During a two-year period, soil was sampled 6 times (during February 2015, May 2015, July 2015, January 2016, June 2016, and August 2016) from the same geographical location of a forest inside the campus perimeter of Kyonggi University, Suwon, South Korea (GPS coordinates: 37°18′1.0368″N 127°2′17.1204″E). The surface soil was collected from the uppermost layer (0–10 cm deep) in a sterile zippered bag and stored at room temperature. The collected soils were sieved through a 2-mm mesh sieve to exclude pebbles and debris. Subsequently, the sieved soil was immediately utilized for cultivation, the preparation of soil extract and to mimic natural environments.
Formulation of culture media
For the cultivation of soil bacteria, R2A, TSA, LB, NB, 50% diluted R2A, R2A-SE (1:1, v/v), and SCA-SE (1:1, v/v) culture media were used. In addition, J26-SE (1:1, v/v) medium was formulated in the laboratory by adding trace elements (SL-10), selenite tungstate, and soil extract (SE) (Table S1). SE has been widely used to isolate soil bacteria15. To prepare SE, 1 kg of soil was suspended in 2 L of distilled water (d/w) and shaken overnight on a shaker at room temperature. The soil suspension was allowed to settle, and the fluid was centrifuged at 3400 rpm for 10 min. Subsequently, the supernatant was filtered through a sterilized 0.2-µm membrane filter (Whatman filter paper, No. 2; GE Healthcare UK Limited). To prevent fungal contamination, the culture medium was supplemented with cycloheximide (50 µg/mL) during the cultivation period.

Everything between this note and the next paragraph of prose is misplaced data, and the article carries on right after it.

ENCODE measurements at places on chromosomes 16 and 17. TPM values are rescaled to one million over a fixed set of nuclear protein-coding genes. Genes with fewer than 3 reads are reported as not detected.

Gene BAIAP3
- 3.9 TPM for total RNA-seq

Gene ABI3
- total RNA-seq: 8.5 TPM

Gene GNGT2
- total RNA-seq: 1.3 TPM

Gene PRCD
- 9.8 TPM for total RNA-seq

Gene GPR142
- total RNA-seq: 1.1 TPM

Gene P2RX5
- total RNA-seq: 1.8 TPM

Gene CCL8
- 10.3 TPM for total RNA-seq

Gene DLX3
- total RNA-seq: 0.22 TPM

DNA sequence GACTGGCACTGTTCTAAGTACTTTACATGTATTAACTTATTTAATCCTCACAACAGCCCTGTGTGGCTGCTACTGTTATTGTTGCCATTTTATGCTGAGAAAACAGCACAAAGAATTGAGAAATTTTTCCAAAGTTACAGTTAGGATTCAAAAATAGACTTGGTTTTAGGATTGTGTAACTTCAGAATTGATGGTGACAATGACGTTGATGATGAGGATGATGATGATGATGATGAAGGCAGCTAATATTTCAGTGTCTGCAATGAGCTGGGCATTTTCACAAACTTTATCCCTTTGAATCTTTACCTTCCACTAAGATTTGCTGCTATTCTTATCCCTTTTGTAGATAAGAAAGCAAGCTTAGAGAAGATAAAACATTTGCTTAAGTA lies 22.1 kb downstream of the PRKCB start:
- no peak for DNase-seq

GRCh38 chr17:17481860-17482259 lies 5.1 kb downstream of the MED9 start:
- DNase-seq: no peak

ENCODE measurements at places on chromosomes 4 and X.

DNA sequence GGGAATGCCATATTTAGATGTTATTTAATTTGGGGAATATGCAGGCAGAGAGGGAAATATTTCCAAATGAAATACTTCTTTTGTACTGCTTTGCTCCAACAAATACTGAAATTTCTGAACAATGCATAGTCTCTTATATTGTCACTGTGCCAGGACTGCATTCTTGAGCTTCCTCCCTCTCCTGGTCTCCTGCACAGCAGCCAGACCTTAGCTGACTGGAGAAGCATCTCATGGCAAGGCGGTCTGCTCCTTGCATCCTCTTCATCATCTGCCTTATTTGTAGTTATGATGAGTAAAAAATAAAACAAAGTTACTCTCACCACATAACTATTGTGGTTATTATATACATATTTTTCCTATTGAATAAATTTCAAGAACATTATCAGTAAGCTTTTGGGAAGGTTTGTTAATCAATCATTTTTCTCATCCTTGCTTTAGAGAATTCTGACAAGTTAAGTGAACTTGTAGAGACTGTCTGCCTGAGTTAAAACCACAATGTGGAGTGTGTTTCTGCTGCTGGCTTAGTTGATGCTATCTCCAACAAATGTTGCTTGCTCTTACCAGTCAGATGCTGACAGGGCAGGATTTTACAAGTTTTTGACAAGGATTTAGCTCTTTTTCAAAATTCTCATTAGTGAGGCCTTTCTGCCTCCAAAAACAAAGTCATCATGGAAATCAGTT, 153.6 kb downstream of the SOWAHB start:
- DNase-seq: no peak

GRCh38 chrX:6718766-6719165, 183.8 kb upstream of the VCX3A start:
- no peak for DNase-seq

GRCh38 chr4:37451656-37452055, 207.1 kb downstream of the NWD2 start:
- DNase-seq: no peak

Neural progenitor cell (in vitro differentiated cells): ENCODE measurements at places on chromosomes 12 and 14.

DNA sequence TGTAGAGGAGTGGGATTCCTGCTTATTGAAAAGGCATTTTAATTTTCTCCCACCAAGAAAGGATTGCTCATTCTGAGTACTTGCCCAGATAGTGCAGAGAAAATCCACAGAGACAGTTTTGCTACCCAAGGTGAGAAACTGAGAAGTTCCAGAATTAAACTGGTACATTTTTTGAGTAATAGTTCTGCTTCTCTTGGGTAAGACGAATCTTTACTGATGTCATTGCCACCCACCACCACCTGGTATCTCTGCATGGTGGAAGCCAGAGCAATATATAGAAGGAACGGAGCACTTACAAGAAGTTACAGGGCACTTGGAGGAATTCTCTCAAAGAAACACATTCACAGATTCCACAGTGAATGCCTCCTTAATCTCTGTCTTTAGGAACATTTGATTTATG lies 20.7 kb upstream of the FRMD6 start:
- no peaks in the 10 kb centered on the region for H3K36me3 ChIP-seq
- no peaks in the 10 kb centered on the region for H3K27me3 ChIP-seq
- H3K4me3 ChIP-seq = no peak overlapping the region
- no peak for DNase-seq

Conventional cultivation technique
For comparative analysis, soil bacteria were cultured using a conventional method. Three grams of soil was added to a conical flask containing 300 mL of medium, with duplicate flasks prepared for each medium (R2A, TSA, LB, NB, 50% R2A, R2A-SE, J26-SE, and SCA-SE). All of the flasks were incubated on a shaker at room temperature for 4 weeks (Fig. S1). Sampling was performed on weekly basis, and serial dilutions were generated with sterilized normal saline at 10−1 to 10−6 dilutions. A 100-µL aliquot of each serial dilution was spread onto agar medium plates and incubated aerobically at 25 °C for 4 weeks (Fig. 1). The resulting colonies were randomly picked and sub-cultured until pure colonies were obtained, which were subsequently identified through 16S rRNA gene sequencing as described below.
Design of diffusion bioreactor and experimental setup for novel cultivation technique